26.4 million courses of NHS dental treatment were delivered in the UK in 2021-22, the BDA says. That’s just two-thirds (67%) of the 39.4 million delivered, on average, in each of the five years before the pandemic. Over a year's worth of NHS dental appointments have been lost since the first Covid lockdown, and the BDA estimates the resulting backlog “will take years to clear.”

Can NHS England reforms to the dental contract halt the NHS exodus or fix the crisis in patient access?

To make things even harder, since 1 April 2022, dentists have been compelled by NHS targets to hit 100% of their pre-pandemic activity, and will see NHS revenue clawed back if they fail to deliver their requisite Units of Dental Activity (UDAs). Yet despite this pressure, the BDA says there have been no gains in the volume of NHS dentistry delivered.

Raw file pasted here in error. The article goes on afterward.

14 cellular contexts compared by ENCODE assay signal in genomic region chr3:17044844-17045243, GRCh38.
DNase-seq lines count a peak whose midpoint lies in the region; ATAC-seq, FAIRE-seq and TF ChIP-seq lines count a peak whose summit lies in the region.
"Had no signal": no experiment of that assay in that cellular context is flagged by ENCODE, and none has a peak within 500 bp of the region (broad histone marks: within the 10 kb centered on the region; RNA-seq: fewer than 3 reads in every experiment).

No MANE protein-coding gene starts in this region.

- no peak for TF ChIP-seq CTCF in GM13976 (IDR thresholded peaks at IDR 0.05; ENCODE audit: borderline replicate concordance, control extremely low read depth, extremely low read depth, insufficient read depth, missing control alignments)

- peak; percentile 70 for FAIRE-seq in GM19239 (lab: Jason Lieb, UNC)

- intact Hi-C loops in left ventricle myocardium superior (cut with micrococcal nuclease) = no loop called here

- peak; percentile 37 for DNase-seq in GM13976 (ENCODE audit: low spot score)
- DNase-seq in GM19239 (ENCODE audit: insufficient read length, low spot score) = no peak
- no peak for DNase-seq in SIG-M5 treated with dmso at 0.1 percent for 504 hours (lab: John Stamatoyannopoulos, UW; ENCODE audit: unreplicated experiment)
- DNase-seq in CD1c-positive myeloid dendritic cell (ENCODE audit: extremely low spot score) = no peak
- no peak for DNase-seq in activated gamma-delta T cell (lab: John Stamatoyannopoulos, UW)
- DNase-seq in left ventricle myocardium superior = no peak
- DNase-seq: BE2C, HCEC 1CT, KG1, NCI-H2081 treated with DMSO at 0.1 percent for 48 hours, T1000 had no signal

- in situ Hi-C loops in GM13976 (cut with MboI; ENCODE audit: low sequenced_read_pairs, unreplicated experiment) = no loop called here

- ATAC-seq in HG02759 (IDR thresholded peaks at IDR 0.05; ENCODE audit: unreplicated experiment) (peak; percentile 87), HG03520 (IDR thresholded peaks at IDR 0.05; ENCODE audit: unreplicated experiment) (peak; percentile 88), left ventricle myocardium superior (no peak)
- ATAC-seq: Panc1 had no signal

Patient access to NHS dentists is worse than ever.

A December 2020 report from national watchdog Healthwatch first revealed the damage done to NHS dentistry by the pandemic. It reported a 452% rise in complaints during the first Covid peak in summer 2020, and its survey of 1,300 people found that 73% struggled to access NHS dental care. Its update in December 2021 revealed this figure had gone up to 80%, because NHS services had not returned to pre-pandemic levels. With the crisis becoming front-page news, a comprehensive BBC investigation in 2022 contacted nearly 7,000 NHS dental practices across the UK and found that 90% were not accepting new adult NHS patients. 

Can dental contract reforms halt the NHS exodus?

In July 2022, NHS England announced the first significant change to its dental contract in 16 years, including a minimum UDA value of £23 for the first time. However, this effort to reverse the decline in NHS dentists has been widely labelled ‘too little, too late’ by voices across the sector. The BDA says these “minor tweaks” are not enough to prevent the exodus of dentists from the NHS, or to fix the crisis in patient access, because they come with no additional funding and don’t fundamentally overhaul the contract’s “failed target-based model.”